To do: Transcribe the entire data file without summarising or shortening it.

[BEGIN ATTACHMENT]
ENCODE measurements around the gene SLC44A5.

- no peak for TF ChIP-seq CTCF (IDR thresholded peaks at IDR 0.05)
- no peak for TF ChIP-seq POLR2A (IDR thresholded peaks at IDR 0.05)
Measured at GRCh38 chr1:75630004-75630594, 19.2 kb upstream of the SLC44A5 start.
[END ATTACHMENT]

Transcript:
ENCODE measurements around the gene SLC44A5.

- no peak for TF ChIP-seq CTCF (IDR thresholded peaks at IDR 0.05)
- no peak for TF ChIP-seq POLR2A (IDR thresholded peaks at IDR 0.05)
Measured at GRCh38 chr1:75630004-75630594, 19.2 kb upstream of the SLC44A5 start.